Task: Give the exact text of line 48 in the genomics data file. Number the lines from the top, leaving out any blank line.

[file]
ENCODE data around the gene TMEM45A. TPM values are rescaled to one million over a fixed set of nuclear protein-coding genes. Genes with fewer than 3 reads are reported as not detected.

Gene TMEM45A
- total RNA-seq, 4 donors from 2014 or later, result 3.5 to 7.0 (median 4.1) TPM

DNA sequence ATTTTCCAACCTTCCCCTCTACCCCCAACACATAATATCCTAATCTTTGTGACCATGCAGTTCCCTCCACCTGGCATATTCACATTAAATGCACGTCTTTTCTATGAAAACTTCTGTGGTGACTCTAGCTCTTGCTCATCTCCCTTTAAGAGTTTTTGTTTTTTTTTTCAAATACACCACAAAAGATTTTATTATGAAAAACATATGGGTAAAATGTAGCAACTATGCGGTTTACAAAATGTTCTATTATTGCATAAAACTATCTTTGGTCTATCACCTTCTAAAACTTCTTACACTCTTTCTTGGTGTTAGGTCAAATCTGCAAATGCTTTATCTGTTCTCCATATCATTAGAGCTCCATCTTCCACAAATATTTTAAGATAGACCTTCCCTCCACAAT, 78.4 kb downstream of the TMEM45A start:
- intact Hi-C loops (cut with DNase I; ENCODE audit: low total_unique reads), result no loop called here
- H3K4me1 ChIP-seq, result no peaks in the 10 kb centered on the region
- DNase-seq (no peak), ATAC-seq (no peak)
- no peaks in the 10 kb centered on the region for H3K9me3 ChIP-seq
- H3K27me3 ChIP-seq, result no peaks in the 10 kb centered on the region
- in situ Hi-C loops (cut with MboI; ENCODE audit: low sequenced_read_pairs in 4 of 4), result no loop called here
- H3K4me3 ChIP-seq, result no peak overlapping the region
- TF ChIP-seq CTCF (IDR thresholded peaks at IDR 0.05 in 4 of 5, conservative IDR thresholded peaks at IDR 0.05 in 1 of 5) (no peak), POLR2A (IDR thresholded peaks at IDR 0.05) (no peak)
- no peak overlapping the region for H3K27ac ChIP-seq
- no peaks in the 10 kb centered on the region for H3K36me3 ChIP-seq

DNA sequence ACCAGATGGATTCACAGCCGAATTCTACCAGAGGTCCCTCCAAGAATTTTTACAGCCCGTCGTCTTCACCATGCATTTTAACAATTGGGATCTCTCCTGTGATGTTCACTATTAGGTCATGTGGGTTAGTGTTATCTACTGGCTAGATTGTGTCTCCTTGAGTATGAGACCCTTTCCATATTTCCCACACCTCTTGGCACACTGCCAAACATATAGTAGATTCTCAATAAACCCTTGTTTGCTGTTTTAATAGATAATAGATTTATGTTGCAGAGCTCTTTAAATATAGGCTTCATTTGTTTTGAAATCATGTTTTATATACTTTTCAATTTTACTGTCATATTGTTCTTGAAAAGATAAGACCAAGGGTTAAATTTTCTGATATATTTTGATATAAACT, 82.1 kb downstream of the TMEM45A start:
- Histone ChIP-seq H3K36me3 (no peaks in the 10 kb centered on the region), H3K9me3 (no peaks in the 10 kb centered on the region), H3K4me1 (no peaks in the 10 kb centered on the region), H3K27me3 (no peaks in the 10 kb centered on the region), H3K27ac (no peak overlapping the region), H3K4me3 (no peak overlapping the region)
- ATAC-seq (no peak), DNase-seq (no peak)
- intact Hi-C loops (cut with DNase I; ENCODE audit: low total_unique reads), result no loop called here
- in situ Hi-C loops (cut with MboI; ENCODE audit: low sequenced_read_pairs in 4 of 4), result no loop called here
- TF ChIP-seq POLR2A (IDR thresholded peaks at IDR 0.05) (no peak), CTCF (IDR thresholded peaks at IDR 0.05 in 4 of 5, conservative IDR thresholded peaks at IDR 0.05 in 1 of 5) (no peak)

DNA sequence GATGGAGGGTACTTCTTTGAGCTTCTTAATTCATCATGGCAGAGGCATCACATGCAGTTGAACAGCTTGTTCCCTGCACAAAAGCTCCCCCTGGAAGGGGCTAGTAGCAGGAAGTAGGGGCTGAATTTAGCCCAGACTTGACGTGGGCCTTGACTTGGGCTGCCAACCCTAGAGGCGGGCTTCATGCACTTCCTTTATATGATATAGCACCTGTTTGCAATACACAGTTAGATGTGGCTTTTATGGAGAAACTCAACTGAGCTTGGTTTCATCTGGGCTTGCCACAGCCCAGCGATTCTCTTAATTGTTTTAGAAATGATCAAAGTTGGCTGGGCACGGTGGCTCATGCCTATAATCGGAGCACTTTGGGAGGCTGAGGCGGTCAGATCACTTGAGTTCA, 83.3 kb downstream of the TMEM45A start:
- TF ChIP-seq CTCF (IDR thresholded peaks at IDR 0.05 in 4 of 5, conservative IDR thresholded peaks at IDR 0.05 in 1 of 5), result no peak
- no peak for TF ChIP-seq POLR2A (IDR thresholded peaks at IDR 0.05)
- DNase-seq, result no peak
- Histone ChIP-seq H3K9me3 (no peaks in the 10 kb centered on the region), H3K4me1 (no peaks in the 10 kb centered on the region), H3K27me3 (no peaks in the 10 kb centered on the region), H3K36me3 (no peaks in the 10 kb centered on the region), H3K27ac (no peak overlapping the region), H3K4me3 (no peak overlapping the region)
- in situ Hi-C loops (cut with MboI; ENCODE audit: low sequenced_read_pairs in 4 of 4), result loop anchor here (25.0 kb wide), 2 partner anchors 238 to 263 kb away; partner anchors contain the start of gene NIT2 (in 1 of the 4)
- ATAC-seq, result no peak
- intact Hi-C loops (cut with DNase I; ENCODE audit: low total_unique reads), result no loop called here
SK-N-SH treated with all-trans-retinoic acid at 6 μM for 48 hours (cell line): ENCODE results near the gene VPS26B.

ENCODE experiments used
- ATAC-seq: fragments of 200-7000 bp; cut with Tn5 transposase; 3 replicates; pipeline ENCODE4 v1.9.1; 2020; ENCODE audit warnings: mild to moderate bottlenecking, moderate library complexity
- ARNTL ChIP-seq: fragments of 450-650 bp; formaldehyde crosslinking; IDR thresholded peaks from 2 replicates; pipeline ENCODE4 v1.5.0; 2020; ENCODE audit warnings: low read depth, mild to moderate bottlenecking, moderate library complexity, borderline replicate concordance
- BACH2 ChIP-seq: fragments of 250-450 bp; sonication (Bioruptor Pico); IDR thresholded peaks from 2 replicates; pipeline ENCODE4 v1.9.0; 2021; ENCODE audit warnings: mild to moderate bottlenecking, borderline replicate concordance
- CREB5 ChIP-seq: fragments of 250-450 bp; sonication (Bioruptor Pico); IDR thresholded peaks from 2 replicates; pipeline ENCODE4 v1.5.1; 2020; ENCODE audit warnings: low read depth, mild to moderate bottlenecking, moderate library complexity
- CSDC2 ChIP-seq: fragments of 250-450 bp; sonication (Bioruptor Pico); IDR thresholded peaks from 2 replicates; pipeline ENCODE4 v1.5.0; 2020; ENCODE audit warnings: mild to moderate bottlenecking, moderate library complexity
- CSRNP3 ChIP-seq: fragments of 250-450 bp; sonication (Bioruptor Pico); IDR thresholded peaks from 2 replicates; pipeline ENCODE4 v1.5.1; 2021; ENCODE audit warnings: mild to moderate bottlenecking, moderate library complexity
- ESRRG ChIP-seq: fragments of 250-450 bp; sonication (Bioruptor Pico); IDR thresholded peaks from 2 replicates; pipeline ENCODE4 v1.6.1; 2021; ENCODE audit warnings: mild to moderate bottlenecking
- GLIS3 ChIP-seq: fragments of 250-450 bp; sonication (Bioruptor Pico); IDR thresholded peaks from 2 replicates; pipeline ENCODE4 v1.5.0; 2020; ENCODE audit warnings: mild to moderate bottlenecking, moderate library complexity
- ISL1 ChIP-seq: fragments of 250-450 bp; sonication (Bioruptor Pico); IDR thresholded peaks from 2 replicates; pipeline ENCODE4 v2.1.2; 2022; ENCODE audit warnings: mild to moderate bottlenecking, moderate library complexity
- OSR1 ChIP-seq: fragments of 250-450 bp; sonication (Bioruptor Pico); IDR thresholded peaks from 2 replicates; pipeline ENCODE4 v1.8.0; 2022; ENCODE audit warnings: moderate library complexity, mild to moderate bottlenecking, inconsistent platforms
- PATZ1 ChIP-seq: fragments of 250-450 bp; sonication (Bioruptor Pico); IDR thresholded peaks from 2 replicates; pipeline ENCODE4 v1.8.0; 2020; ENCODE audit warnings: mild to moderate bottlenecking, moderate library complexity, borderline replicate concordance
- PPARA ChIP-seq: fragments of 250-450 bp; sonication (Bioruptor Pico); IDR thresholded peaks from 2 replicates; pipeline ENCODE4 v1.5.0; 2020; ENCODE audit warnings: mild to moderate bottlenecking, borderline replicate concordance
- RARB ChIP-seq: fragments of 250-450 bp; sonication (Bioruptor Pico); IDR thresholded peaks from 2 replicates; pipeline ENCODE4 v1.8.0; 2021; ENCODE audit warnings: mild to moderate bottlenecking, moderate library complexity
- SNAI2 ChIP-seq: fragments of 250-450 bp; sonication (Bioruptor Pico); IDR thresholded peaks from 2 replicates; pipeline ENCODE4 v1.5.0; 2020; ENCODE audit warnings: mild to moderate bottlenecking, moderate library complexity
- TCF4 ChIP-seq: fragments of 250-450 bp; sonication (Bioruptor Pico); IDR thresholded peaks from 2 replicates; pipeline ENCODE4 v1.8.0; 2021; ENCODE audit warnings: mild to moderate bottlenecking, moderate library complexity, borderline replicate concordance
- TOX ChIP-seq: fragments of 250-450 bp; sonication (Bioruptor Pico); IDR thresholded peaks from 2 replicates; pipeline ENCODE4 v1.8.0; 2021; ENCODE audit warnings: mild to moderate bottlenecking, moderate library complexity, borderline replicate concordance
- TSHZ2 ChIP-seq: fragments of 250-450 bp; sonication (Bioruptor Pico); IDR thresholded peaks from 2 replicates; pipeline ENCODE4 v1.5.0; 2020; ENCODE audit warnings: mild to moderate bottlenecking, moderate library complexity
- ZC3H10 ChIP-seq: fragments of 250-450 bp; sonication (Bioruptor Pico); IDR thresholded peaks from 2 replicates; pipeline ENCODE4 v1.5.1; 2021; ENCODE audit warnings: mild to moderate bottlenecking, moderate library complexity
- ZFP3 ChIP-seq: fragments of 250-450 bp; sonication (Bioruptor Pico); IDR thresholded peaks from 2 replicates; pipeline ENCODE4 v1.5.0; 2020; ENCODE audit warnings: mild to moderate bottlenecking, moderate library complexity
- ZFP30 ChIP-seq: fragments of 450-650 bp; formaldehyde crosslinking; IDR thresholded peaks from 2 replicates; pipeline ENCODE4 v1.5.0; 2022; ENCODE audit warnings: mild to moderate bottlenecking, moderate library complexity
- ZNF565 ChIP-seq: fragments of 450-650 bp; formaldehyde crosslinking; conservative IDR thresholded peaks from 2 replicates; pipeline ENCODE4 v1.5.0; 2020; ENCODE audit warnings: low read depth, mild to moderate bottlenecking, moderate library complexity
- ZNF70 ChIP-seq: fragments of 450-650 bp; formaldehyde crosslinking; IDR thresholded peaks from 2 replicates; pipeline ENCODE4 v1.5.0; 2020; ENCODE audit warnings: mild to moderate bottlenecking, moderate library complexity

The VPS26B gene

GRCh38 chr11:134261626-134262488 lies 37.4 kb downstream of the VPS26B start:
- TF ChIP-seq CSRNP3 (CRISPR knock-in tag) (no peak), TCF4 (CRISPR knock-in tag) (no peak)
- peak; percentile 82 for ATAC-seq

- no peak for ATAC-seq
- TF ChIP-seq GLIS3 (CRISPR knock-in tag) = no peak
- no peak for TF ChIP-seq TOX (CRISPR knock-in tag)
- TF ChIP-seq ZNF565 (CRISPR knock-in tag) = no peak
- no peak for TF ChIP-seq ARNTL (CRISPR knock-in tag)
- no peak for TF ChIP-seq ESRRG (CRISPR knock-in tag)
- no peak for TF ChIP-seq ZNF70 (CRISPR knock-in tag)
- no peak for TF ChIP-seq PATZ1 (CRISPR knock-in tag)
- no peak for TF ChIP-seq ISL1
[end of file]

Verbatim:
- ZC3H10 ChIP-seq: fragments of 250-450 bp; sonication (Bioruptor Pico); IDR thresholded peaks from 2 replicates; pipeline ENCODE4 v1.5.1; 2021; ENCODE audit warnings: mild to moderate bottlenecking, moderate library complexity